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Meet the Fellows: 2018 Newcombe Fellow Rachael Givens Johnson

The Charlotte W. Newcombe Doctoral Dissertation Fellowship fosters the original and significant study of ethical or religious values in all fields of the humanities and social sciences. The 2018 class, announced by the Woodrow Wilson National Fellowship Foundation, includes Rachael Givens Johnson, a doctoral candidate in history at University of Virginia. Rachael’s dissertation, titled Taught by Senses or Conquered by Words: Baroque and Enlightenment Catholicism in the Spanish Eighteenth Century, examines the diverging models of epistemology, embodiment, the public role of religion, and the nature of spiritual experience during the Spanish Enlightenment:

The time it took to transform the din of voices to a silence taut enough to hear a pin drop was breathtakingly swift. I strained to see between the hundreds of bodies packed sardine-tight in the streets. Glimmers of candlelight flickered in the distance, and I caught sight of the paso that all of Seville had turned out to witness— Jesus del Gran Poder. This was no ordinary outing for the sculpture; normally reserved only for Holy Week, a procession for the purple-robed Christ was transpiring that balmy November night to mark the year of Jubilee. The paso brimmed with candles, flowers, and gold leaf adornments, and the cross-laden figure passed beneath windows and balconies draped with beautiful textiles—but even more striking was the way the sculpture’s dark hair and velvet robes fluttered in the breeze, and the lifelike motion as it swayed side to side atop the shoulders of a dozen men carrying the platform.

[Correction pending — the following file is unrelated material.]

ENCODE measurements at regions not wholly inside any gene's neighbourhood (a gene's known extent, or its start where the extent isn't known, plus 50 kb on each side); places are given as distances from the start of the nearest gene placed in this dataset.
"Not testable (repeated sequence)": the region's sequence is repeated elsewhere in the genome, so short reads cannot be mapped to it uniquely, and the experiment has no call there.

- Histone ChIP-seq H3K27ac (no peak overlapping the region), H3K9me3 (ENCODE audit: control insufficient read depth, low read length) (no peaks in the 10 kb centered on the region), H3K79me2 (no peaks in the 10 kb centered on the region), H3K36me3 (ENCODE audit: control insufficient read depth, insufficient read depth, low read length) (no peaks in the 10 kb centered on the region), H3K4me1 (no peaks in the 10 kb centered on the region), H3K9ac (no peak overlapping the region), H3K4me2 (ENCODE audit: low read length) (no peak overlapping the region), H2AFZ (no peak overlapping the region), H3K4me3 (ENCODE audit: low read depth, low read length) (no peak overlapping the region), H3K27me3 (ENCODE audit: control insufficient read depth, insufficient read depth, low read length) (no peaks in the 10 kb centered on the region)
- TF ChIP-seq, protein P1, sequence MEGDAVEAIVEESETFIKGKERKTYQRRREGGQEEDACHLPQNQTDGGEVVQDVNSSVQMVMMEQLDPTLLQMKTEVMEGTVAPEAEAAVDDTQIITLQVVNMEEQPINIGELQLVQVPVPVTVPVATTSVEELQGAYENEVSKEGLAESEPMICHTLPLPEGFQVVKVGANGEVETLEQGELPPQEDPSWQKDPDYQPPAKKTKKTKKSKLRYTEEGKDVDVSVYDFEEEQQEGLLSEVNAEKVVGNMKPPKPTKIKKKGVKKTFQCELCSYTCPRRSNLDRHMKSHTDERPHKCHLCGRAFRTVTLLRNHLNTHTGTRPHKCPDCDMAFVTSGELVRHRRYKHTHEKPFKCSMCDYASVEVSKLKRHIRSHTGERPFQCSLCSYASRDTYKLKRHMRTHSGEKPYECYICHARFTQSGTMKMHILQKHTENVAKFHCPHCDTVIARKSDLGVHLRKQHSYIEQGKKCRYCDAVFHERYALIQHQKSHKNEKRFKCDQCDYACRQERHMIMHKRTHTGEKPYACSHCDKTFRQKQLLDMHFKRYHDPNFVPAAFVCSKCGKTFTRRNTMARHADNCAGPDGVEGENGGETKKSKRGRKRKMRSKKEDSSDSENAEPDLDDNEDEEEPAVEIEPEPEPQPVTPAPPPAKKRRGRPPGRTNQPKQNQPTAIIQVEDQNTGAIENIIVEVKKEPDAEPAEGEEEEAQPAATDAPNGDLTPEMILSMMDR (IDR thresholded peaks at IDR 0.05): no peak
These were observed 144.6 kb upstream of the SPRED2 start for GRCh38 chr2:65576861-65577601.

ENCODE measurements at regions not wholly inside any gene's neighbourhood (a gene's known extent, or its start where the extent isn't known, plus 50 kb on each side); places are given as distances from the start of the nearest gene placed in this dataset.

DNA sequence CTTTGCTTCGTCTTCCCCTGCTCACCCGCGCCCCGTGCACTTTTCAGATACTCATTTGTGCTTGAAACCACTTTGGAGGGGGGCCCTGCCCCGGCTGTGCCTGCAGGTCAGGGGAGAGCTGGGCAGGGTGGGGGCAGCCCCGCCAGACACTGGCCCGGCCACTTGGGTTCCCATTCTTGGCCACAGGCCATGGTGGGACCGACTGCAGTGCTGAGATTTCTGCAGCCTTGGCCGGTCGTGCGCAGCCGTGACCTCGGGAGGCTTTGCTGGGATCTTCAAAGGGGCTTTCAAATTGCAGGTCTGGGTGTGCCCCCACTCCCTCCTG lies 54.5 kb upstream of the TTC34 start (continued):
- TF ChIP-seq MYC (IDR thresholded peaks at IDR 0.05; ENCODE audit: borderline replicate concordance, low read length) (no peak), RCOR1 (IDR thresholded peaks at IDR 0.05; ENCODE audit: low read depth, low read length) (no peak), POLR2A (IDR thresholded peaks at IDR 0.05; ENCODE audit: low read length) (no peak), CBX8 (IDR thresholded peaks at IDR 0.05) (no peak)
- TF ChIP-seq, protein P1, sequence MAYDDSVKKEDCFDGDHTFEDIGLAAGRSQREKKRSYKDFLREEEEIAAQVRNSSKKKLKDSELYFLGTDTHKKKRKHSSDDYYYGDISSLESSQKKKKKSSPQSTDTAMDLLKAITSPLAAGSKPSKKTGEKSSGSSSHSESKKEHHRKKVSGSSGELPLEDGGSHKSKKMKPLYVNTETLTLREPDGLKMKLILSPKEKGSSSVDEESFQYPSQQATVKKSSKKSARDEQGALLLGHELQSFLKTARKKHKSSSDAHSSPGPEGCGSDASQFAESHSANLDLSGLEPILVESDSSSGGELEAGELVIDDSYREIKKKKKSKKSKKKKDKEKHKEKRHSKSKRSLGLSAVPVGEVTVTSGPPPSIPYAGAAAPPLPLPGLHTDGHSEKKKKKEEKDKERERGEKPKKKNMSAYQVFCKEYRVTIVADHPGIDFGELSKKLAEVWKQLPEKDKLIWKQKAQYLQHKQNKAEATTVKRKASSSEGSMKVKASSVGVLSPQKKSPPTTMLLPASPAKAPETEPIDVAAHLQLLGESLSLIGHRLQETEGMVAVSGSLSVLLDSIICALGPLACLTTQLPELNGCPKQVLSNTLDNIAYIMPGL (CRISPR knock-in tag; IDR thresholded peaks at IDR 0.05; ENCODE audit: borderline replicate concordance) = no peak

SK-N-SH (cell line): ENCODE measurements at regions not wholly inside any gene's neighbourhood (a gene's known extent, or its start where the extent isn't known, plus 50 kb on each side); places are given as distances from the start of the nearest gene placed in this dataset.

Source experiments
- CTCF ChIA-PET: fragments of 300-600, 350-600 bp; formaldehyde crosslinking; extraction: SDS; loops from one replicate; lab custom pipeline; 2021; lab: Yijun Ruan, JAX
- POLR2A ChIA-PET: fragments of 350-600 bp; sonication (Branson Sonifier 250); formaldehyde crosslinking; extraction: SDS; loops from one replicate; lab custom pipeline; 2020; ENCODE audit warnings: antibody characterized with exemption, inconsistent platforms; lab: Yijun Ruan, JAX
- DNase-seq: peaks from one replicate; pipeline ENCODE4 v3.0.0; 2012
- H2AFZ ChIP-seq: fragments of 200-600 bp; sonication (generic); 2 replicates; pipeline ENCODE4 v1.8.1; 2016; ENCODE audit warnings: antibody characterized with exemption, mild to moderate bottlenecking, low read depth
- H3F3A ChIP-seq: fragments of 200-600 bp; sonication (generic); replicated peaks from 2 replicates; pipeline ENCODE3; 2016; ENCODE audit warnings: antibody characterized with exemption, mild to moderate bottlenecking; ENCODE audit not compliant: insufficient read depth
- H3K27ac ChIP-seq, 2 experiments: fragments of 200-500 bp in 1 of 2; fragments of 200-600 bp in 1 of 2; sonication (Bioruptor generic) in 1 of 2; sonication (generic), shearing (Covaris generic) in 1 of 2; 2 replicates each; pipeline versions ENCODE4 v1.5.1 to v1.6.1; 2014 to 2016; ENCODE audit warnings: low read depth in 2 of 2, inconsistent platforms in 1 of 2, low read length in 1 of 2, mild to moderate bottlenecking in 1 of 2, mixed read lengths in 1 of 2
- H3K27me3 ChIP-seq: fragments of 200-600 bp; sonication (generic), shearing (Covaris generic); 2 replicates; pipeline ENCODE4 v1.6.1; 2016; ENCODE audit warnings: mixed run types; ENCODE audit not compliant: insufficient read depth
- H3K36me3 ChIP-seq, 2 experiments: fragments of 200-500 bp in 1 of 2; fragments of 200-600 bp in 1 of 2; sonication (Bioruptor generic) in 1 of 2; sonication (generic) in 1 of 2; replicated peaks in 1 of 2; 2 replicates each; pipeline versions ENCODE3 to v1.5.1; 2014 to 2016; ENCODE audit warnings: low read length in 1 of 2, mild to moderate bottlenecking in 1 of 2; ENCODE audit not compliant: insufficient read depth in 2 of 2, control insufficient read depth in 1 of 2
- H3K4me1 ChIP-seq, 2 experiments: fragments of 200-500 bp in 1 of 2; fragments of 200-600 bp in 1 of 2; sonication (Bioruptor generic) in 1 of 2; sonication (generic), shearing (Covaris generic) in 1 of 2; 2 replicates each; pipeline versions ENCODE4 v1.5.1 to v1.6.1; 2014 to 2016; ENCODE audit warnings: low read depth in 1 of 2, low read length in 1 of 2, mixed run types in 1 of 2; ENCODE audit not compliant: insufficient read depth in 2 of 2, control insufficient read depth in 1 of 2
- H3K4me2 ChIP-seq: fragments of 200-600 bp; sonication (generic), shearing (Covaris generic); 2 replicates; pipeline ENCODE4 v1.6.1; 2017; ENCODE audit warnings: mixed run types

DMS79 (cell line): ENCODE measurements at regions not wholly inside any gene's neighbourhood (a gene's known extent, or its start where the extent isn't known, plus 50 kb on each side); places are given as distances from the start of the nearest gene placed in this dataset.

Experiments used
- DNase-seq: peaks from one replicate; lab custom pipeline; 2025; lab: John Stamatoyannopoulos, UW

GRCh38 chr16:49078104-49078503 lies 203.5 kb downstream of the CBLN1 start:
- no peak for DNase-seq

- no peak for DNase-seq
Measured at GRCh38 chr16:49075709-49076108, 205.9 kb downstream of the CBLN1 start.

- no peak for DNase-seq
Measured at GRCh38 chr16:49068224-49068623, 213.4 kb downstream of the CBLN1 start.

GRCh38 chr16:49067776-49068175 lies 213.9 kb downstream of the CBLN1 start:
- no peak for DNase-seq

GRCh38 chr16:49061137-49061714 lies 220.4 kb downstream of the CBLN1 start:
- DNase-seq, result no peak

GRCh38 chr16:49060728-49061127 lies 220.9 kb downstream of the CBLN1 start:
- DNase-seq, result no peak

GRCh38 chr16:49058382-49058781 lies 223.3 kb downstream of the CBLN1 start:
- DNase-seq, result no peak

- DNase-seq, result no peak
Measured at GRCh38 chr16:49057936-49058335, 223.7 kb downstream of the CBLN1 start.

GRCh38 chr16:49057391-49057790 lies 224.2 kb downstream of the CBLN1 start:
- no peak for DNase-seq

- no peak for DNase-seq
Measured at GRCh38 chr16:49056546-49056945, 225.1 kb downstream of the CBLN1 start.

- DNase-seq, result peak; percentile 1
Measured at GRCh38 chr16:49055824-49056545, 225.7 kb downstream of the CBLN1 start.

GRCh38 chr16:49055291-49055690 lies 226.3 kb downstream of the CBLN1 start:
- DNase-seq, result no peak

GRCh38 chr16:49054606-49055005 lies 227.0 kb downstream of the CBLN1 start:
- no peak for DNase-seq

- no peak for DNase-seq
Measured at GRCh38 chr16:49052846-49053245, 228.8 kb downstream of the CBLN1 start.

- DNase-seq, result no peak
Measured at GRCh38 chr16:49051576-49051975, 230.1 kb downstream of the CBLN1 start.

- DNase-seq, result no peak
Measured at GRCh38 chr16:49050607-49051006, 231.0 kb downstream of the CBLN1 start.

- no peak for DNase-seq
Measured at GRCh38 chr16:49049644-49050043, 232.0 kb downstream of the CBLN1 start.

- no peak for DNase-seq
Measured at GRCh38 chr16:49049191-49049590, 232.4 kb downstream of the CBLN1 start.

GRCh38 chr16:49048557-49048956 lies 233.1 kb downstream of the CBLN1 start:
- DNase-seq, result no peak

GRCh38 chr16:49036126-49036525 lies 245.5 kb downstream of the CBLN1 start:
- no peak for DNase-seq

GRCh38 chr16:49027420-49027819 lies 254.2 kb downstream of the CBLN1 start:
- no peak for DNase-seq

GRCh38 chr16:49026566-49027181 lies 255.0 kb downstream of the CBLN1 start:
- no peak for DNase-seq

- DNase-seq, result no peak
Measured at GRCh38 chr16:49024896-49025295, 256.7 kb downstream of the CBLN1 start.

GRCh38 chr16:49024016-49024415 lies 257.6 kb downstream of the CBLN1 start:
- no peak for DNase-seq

For a moment, I felt surreally transported inside the archival records I had pored over that morning, recounting an eighteenth-century Spanish religious procession. Though Enlightenment reformers had attempted to scale back these lavish public affairs and reduce images’ function to that of didactic representation, such “baroque” devotions continued to flourish. For many Catholics, statues like Jesus del Gran Poder continued to pulsate with divine presence, and such processions knitted diverse communities together in a space that collapsed secular and sacred time.

But the pervasive glint of glass drew me back to 2016. Two centuries ago, outstretched hands may have tried to brush the passing robe. Now, they held aloft smartphones, capturing the ritual in another way: with video-recorded precision. I smiled to think of what the ilustrados would have thought of that.

For more information about the 2018 Newcombe Fellows and a list of their dissertation titles, click here.

 


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